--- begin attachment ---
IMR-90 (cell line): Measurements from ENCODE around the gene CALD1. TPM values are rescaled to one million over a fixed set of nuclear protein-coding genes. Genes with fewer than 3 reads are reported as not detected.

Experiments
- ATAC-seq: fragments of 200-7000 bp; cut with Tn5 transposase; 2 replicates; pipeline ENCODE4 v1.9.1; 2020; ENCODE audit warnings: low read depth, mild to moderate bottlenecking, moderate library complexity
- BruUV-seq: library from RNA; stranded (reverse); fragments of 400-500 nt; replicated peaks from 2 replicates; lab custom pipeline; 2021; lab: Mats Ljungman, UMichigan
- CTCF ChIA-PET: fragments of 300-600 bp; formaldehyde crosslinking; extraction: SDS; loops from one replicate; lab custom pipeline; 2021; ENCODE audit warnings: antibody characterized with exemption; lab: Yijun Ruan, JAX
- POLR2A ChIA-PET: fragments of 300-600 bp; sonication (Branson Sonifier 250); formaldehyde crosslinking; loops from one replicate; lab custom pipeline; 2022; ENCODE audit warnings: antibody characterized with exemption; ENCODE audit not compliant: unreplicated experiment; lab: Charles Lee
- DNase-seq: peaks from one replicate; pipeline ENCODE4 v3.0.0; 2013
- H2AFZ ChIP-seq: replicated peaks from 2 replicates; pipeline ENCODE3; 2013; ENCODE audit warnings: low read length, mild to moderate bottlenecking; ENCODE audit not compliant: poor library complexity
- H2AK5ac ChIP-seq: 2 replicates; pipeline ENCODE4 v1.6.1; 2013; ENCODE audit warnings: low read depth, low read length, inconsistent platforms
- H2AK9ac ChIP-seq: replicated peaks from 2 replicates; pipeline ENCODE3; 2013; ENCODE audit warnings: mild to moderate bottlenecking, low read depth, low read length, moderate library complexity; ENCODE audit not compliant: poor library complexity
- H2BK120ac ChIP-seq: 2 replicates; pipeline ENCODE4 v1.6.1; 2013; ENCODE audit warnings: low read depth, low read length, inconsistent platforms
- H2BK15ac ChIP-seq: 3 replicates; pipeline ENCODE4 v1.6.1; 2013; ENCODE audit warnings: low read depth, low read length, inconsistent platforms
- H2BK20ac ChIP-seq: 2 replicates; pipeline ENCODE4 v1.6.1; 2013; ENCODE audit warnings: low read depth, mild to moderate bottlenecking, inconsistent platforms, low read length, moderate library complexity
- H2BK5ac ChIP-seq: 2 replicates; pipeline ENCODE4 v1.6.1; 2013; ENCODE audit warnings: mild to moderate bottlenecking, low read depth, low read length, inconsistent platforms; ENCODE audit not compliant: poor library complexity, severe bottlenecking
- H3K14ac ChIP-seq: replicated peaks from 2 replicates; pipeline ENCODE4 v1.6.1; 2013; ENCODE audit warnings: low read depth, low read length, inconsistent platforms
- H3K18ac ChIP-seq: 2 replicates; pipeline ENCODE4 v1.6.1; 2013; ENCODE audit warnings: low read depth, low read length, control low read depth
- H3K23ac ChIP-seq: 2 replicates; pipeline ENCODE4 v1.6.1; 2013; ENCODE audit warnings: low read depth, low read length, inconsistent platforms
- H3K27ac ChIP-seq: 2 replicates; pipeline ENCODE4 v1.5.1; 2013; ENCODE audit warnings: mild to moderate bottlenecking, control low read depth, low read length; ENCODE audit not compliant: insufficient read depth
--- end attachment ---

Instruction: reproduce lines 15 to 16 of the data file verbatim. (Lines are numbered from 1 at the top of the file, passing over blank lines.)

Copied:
- H3K14ac ChIP-seq: replicated peaks from 2 replicates; pipeline ENCODE4 v1.6.1; 2013; ENCODE audit warnings: low read depth, low read length, inconsistent platforms
- H3K18ac ChIP-seq: 2 replicates; pipeline ENCODE4 v1.6.1; 2013; ENCODE audit warnings: low read depth, low read length, control low read depth